Going back some forty-five years, on March 13, 1838, Dr. Pendleton was married to Miss Catherine S. Garnett, daughter of Richard Garnett, of Glasgow, Kentucky. The happy couple, we are told, took their principal bridal tour on horseback, visiting friends in different places and going as far as Louisville. This was before the modern conveniences of "home "honeymoon" travel were extensively known in Kentucky. To this union were born seven children, two of them dying in infancy A promising son, John M., between whom and his father were conscientious differences as to the war between the States, became a Confederate soldier, but was killed by a fragment of a shell before he ever fired a gun. This was a great grief to his father. His oldest daughter, Letitia, became the wife of Dr. James Waters, one of Tennessee's scholarly and able preachers. His second daughter, Fannie, was married to Prof. Leslie Waggoner, of Bethel College, Kentucky. His youngest daughter, Lila, was married to Mr. B. F. Proctor, a lawyer of Bowling Green, Kentucky. His only surviving son, Garnett. was educated at Rochester University, New York, graduating in 1875; took a law course in Philadelphia, and is now a prominent lawyer and Baptist in Chester, Pennsylvania.
As a preacher Dr. Pendleton had an analytical mind, was clear in his statements, forcible in his thinking; was methodical, always following a prearranged, well-defined plan; was a model sermonizer. He was distinctly and eminently a doctrinal preacher and a teacher of the Word of God. He had a fertile brain and was a prolific writer. He was a constant writer for the denominational press and for local papers. He was the author of a number of books, pamphlets and tracts. His first book, "'Three Reasons Why I Am a Baptist" (1853) was received with great favor by the denomination. Then followed "Sermons on Important Subjects," a "Church Manual." ',The Atonement of Christ." " An Old Landmark Reset," "Christianity Susceptible of Legal Proof," "Church Discipline," --The Lord's Supper," "Christian Doctrines, a Compendium of Theology," "Brief Notes on the New Testament," etc. For several years he was one of the editors of the Tennessee Baptist, and for six years was one of the editors of the Southern Baptist Review. He was a painstaking but a very rapid writer, rarely, if ever, rewriting a paragraph or even a sentence. He wrote "Brief Notes on the New Testament" in exactly eight months. His last book, "Reminiscences of a Long Life," a book of more than 200 pages, was written `without notes," being reproduced from memory, in two months; he "began to write this on his seventy-ninth birthday, November 20, 1890, and finished it January 20, 1891."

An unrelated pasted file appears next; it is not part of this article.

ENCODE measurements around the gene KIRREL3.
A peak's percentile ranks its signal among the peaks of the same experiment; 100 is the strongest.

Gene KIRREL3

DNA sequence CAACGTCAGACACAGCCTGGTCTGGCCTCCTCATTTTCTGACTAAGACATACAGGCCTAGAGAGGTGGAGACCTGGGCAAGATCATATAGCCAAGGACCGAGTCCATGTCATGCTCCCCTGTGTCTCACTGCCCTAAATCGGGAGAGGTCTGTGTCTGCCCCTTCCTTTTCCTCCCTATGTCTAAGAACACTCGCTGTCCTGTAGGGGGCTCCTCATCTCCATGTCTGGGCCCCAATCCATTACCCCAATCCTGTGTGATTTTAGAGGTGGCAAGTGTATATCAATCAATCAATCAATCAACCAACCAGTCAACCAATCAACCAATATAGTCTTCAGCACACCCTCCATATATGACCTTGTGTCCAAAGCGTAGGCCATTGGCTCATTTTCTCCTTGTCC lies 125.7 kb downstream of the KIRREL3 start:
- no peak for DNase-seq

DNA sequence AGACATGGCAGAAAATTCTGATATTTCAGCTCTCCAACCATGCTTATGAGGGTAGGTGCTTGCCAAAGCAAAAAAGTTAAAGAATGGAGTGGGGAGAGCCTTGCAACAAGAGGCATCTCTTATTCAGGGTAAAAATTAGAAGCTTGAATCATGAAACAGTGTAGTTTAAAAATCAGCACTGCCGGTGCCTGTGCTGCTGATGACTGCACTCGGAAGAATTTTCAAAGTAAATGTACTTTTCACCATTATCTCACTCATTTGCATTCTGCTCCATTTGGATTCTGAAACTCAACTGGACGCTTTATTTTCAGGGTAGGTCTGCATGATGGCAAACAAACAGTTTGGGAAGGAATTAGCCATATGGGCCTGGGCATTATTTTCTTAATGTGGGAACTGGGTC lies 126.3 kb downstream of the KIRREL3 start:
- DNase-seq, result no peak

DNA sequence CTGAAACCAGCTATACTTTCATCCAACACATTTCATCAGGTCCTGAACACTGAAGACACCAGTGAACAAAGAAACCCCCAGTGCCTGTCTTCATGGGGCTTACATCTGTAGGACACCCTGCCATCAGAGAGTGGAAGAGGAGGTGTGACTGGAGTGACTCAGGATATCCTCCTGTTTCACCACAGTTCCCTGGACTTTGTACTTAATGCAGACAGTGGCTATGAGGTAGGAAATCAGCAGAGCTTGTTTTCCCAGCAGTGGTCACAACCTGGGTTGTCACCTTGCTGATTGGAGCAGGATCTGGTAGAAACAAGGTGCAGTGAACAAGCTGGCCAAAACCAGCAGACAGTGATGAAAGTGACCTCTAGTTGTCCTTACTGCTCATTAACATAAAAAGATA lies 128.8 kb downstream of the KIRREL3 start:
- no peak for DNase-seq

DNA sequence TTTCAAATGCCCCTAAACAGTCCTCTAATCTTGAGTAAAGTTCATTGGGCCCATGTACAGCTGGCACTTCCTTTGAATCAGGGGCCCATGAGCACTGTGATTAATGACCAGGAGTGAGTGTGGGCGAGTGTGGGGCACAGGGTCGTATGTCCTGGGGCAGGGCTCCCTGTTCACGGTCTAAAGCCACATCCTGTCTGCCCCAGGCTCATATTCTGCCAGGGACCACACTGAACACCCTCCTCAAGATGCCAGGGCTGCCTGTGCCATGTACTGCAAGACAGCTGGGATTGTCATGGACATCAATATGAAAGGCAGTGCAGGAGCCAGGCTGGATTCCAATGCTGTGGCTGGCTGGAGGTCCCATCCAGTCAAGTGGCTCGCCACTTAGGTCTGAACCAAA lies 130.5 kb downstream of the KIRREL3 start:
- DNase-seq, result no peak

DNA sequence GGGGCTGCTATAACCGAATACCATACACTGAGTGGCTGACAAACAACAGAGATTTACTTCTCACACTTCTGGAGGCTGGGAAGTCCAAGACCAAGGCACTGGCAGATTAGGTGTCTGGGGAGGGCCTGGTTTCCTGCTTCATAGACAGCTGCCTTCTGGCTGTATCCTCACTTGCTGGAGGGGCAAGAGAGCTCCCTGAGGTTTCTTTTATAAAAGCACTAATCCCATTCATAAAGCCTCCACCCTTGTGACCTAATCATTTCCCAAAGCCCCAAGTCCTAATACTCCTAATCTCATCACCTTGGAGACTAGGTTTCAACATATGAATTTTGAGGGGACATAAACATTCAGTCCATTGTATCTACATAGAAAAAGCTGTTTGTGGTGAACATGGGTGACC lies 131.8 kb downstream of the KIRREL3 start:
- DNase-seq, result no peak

The writer has read most of Dr. Pendleton's published works, and with interest and profit, and so has many another preacher and layman in Tennessee and the Southland. His Church Manual is a standard among our churches. His "Notes" on the New Testament are found in the libraries of many of our preachers and Sunday school teachers. His ablest work, I dare say, is his "Christian Doctrines," a work that will never perish, "concise, yet comprehensive, simple, lucid, logical, Scriptural, "supplying a long-felt want in the curriculum of theological education and in the libraries of Christian households."
Dr. Pendleton was a hard student, and systematic in all his work. As to physique and personal character he has been portrayed as of "medium height, well proportioned, firm of steps, of convictions, a sincere friend, generous to every good cause according to his ability, unostentatious and affable with his friends, reserved among strangers, and cautious of his associations His integrity of character and honesty of conviction were absolutely above suspicion, and were due to his abiding, unshaken trust in God" (J. W.).
As a student and interpreter of Scripture it was his habit to rely more upon the original writings of the New Testament than upon versions or commentaries. He read the New Testameat through in Greek twenty-seven times and more than once in Latin and French. The impact of his thinking upon American religious and political thought earned for him a national reputation.
In the year 1865, Denison University, of Ohio, conferred upon him the honorary title of Doctor of Divinity.
Dr. Pendleton had an ambition to be an "accomplished debater" and he was claiming nothing unjust, yielding to nothing unjust, his "grand supreme purpose being the establishment of truth." More than most men he had reason to be gratified in seeing, before he reached his journey's end, his ambition and efforts crowned with success.